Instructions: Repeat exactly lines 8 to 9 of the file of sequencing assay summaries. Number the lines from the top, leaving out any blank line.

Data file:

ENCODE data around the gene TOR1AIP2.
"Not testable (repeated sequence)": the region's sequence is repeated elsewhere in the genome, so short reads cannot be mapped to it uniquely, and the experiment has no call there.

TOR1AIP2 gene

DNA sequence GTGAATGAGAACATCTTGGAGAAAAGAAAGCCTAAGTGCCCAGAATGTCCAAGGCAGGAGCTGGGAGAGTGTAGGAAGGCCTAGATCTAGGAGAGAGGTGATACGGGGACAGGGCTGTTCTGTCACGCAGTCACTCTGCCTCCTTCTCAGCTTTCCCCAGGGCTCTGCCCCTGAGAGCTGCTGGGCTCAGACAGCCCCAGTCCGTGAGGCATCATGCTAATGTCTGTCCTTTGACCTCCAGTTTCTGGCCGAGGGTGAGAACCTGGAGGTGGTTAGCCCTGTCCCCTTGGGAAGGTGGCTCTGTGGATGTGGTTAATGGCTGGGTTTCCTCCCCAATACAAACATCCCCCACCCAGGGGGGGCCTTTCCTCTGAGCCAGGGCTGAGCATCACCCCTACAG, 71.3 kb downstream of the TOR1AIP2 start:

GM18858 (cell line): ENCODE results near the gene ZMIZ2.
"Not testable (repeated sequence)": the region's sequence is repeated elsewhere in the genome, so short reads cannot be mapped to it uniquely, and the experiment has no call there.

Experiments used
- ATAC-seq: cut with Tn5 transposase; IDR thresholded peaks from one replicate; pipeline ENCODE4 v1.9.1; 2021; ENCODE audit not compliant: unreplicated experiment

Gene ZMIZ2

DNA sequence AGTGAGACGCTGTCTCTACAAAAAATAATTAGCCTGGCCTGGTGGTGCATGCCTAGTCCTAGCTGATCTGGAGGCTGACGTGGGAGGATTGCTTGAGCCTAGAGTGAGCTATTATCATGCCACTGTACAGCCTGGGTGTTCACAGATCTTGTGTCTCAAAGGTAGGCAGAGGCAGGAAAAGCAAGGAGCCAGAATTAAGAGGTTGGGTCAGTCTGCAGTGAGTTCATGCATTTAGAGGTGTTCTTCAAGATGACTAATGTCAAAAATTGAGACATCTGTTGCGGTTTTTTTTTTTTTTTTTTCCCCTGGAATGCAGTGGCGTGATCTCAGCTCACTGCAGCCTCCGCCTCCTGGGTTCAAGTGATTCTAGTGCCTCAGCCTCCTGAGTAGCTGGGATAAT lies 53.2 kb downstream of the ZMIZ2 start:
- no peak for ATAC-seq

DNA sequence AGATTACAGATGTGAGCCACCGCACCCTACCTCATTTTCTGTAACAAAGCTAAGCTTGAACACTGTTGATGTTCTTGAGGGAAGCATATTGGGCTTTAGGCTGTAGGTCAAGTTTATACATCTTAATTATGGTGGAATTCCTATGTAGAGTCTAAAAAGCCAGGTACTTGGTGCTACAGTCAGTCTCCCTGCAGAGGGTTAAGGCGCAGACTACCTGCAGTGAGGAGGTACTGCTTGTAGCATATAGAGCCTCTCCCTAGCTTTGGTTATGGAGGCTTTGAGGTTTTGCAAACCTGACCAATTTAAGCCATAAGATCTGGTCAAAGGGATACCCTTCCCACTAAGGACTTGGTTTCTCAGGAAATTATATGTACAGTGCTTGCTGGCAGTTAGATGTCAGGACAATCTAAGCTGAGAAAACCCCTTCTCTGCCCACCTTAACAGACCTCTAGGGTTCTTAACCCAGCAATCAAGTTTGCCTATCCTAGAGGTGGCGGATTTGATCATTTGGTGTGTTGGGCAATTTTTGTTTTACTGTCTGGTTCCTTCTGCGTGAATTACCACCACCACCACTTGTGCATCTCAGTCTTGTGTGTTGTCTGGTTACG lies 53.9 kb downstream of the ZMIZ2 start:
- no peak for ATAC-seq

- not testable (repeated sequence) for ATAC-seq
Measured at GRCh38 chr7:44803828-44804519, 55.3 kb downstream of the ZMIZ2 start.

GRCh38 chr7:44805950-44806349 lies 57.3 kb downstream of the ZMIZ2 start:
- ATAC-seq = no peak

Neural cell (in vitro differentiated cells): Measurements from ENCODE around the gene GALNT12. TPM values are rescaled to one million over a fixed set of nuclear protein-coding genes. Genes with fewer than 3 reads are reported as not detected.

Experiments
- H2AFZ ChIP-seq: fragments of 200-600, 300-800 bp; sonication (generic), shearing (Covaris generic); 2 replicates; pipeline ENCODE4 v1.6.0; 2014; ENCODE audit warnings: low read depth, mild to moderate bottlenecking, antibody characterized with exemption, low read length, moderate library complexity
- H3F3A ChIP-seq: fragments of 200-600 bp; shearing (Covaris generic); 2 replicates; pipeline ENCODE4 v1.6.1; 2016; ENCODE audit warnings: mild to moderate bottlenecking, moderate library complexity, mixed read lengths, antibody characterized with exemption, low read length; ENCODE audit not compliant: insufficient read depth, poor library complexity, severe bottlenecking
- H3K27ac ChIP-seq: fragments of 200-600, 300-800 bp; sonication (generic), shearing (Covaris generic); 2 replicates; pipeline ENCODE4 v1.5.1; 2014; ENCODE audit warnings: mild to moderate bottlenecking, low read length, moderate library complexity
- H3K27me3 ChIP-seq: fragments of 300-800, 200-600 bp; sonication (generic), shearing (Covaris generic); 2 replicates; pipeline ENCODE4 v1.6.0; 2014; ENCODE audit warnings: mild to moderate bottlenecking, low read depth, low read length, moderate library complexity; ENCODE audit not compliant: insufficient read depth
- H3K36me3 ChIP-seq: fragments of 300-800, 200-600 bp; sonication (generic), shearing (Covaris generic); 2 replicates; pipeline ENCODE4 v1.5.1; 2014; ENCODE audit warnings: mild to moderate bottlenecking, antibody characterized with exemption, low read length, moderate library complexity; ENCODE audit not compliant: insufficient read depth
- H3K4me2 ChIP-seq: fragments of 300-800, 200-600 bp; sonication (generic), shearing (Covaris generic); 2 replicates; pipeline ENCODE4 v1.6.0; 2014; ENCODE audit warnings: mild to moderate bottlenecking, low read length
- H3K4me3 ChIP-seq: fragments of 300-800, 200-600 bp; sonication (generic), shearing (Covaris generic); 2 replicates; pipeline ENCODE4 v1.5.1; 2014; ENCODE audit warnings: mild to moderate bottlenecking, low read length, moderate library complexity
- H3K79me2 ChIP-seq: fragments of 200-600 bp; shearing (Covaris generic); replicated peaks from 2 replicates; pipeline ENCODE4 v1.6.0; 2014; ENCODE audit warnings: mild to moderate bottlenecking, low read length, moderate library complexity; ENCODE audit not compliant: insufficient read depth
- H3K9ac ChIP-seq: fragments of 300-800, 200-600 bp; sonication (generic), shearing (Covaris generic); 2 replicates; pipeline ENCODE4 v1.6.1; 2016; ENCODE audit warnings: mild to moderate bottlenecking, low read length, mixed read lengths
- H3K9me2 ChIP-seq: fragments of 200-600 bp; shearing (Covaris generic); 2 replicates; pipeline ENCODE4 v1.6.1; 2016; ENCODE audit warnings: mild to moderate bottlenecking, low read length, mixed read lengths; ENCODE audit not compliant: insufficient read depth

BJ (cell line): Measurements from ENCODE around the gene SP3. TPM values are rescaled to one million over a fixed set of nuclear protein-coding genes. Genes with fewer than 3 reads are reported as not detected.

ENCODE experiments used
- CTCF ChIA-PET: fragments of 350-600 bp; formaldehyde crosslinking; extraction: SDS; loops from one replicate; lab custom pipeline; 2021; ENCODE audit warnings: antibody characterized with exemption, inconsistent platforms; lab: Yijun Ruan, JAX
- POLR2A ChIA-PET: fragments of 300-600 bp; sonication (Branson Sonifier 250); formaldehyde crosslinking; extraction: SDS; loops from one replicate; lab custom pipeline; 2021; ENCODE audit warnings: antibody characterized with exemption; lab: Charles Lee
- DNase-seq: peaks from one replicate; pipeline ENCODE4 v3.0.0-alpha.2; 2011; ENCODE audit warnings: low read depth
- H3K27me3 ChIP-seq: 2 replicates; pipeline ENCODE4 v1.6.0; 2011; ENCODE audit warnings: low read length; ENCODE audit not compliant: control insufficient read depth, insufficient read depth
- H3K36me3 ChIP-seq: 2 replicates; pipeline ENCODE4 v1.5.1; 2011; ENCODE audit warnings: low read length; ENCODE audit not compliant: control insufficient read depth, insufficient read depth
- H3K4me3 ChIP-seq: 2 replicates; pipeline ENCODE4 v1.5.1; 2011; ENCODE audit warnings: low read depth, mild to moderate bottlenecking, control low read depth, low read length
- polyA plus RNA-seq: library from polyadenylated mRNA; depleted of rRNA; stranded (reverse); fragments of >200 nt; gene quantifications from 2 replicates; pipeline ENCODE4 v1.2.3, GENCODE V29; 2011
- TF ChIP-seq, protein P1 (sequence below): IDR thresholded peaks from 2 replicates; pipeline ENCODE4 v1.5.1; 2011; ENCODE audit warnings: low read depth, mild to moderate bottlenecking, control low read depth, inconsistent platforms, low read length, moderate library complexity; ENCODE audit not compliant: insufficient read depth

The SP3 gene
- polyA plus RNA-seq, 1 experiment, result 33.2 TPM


- ATAC-seq: cut with Tn5 transposase; IDR thresholded peaks from one replicate; pipeline ENCODE4 v1.9.1; 2021; ENCODE audit not compliant: unreplicated experiment

Gene ZMIZ2